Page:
Food Network Magazine puts all three of those Asian products to work in Soba Noodles with Shiitakes and Edamame (pictured above), its spin on a traditional Asian noodle dish. Ready to eat in only 35 minutes, this recipe comes together simply thanks to frozen, preshelled edamame and quick-cooking soba noodles, which take only 5-6 minutes to become al dente. This dinner gets it heft from tender, earthy shiitake mushrooms, and boasts a light, fresh finish from a dressing featuring blended cilantro and mint, plus soy sauce and sesame oil. For subtle spice and added flavor, add a bit of Sriracha to the food processor when making the dressing and balance the heat with a sprinkling more of cilantro before serving.
by Maria Russo in Recipes, December 30th, 2013
Whether you’re a lifelong vegetarian, curious about meat-free cooking or even an unabashed meat lover, the Meatless Monday movement can be for you and your family. The idea is to enjoy meatless dishes one day per week — Monday or any other — not only for your own overall health but for that of the Earth as well. Here on FN Dish, we celebrate Meatless Monday each week by sharing vegetarian recipes for every meal that are seasonal, deliciously simple, family-friendly and cost-effective. This year, regardless of whether you’ve made a resolution to eat healthier or not, commit to trying one of these dishes plus other vegetarian favorites from Food Network every week; you’ll be dabbling in new flavors and ingredients while enjoying tried-and-true comfort foods — all in an effort to put out better-for-you meals.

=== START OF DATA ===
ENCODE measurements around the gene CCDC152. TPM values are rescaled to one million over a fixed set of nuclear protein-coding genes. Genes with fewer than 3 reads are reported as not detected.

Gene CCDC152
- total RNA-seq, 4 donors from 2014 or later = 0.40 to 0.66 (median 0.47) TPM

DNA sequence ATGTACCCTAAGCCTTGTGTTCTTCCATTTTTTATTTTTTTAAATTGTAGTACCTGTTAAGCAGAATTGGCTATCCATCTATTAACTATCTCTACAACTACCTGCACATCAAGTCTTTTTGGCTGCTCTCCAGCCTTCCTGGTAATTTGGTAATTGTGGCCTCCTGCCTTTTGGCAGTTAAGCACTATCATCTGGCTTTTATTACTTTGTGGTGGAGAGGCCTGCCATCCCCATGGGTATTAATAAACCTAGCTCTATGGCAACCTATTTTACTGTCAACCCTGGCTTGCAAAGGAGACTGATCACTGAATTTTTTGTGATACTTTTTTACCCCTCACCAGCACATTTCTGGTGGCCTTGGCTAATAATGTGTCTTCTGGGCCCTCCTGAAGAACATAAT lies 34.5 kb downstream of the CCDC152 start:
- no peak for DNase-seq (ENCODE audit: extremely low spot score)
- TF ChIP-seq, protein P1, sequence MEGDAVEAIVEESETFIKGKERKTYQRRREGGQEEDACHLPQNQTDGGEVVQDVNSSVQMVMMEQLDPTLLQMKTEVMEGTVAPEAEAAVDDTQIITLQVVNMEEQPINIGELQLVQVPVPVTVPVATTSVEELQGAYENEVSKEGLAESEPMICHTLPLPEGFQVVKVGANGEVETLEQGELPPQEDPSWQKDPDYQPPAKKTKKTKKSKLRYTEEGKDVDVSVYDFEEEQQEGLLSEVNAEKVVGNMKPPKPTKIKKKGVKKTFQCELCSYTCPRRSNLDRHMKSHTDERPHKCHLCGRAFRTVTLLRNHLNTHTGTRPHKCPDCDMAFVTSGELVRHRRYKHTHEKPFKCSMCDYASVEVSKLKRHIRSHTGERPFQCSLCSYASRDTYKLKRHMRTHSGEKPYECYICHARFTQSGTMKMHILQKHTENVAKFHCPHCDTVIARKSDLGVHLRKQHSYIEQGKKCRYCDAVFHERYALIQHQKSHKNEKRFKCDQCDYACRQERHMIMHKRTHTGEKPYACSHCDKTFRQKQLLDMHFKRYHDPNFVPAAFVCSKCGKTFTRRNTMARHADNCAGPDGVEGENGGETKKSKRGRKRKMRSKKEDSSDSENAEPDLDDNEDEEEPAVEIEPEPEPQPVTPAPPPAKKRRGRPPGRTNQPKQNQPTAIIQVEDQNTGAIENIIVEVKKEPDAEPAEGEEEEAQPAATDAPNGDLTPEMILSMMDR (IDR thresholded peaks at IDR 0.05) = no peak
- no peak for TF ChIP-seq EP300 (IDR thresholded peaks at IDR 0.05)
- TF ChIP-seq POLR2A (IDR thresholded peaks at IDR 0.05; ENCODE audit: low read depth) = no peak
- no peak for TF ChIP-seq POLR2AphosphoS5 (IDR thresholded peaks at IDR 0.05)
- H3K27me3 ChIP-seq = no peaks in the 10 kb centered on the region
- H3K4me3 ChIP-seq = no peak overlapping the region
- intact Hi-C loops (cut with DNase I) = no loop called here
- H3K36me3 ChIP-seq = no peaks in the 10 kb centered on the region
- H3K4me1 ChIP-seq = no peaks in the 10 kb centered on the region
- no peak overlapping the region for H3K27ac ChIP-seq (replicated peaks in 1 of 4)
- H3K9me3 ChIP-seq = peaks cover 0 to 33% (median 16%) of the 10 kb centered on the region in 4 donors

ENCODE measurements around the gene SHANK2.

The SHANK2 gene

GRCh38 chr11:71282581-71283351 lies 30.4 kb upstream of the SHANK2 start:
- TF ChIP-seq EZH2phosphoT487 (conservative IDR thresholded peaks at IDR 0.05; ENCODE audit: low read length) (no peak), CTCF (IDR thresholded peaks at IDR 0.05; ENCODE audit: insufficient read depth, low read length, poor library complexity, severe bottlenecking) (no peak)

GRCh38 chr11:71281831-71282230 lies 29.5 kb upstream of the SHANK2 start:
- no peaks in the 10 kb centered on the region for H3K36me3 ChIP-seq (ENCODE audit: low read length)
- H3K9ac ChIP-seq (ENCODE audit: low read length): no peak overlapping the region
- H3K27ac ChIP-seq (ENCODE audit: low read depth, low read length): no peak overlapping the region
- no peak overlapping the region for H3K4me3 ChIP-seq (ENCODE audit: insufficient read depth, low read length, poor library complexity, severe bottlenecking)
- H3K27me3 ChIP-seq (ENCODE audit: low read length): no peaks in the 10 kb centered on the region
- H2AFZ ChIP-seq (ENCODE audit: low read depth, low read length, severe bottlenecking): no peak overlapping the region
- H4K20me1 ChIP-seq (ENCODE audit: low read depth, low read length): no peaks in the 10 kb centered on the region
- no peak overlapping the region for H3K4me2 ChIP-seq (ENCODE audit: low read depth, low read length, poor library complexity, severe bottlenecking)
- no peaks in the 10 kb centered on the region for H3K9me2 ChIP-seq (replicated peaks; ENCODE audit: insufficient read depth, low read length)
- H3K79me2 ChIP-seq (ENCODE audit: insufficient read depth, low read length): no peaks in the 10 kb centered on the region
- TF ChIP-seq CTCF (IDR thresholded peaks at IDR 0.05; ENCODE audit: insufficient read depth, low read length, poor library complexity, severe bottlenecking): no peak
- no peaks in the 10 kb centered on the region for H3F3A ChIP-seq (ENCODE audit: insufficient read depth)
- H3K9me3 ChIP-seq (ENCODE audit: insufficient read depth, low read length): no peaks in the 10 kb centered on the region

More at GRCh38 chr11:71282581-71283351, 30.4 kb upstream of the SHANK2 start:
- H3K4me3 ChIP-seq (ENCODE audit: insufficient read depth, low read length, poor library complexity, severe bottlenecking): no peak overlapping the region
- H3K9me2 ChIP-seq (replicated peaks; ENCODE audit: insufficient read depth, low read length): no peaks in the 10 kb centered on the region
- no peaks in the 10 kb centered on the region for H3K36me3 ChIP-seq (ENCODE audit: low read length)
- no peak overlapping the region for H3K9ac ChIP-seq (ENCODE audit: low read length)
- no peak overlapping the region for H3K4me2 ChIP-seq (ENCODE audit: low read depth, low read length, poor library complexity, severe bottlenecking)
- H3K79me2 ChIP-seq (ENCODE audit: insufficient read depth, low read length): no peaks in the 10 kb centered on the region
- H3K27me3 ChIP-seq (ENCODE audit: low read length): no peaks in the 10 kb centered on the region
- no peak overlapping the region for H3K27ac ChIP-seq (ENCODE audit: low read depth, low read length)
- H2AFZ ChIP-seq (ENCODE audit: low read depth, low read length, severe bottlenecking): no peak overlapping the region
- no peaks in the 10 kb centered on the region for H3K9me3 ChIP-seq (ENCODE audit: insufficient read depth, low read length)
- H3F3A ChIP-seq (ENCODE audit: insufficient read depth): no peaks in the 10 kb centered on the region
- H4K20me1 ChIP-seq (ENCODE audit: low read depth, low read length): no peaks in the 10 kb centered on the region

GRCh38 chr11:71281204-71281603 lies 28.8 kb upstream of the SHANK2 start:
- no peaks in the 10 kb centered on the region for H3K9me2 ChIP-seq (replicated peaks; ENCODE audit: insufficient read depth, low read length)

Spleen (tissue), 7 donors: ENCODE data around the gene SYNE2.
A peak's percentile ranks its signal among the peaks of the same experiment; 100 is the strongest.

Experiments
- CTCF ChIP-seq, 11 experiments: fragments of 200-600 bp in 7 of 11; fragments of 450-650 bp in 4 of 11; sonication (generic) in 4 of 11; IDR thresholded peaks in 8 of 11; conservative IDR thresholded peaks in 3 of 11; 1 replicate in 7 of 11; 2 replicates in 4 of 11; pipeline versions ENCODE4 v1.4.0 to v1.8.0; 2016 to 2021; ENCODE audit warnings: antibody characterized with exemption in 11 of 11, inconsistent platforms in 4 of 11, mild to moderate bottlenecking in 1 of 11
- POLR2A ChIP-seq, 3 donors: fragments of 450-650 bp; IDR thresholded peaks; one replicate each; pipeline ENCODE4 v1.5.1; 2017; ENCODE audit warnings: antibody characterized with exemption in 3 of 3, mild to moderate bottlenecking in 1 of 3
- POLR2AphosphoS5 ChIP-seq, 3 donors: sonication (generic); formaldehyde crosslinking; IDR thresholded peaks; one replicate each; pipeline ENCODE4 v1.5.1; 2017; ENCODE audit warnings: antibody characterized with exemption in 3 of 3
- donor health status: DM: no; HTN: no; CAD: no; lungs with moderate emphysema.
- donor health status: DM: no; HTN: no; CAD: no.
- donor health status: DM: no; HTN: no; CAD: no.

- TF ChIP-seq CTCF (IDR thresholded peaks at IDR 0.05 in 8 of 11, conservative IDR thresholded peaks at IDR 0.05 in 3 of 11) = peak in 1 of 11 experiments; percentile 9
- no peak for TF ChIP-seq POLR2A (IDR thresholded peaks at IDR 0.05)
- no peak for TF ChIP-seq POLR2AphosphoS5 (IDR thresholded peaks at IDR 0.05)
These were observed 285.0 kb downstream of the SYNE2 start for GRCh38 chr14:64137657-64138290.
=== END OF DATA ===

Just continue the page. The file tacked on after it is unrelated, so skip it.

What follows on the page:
The first Meatless Monday pick of 2014, Food Network Magazine’s Vegetarian Pot Pie (pictured above), is a fuss-free dinner ready to eat in only 40 minutes. Every bit as hearty as the classic chicken-laced variety, this meat-free casserole gets its heft from extra-firm tofu, which becomes full of flavor when simmered in a creamy sauce of carrots, onions and mushrooms. This easy-to-make supper conveniently requires only one pan (be sure it’s ovenproof, as it needs to move from stove to oven) and comes together quickly thanks to a topping of toasted, buttered bread rather than pastry dough from scratch.
While some soups and stews require hours of slow simmering to achieve their fullest flavor, long cooking times aren’t always required, and it’s indeed possible to turn out a ready-to-eat bowl in well under an hour. Guy Fieri’s big-batch recipe for Ginger-Carrot Soup (pictured above) from Food Network Magazine is one such fuss-free dish, as it can be simply and quickly prepared on a weeknight.
The flavors of fresh carrots and subtle spicy ginger naturally complement each other, and in Guy’s family-friendly soup, they’re combined with sweet caramelized onions and garlic for added depth of flavor. Thanks to a few russet potatoes, Guy manages to make the texture of this soup creamlike, although there’s no heavy cream used; when the potatoes are cooked and pureed along with the rest of the vegetables, their starch will naturally thicken the broth. Just before serving, top each bowl with a tangy mixture of Greek yogurt and thyme, and finish with a sprinkle of pine nuts for welcome crunch.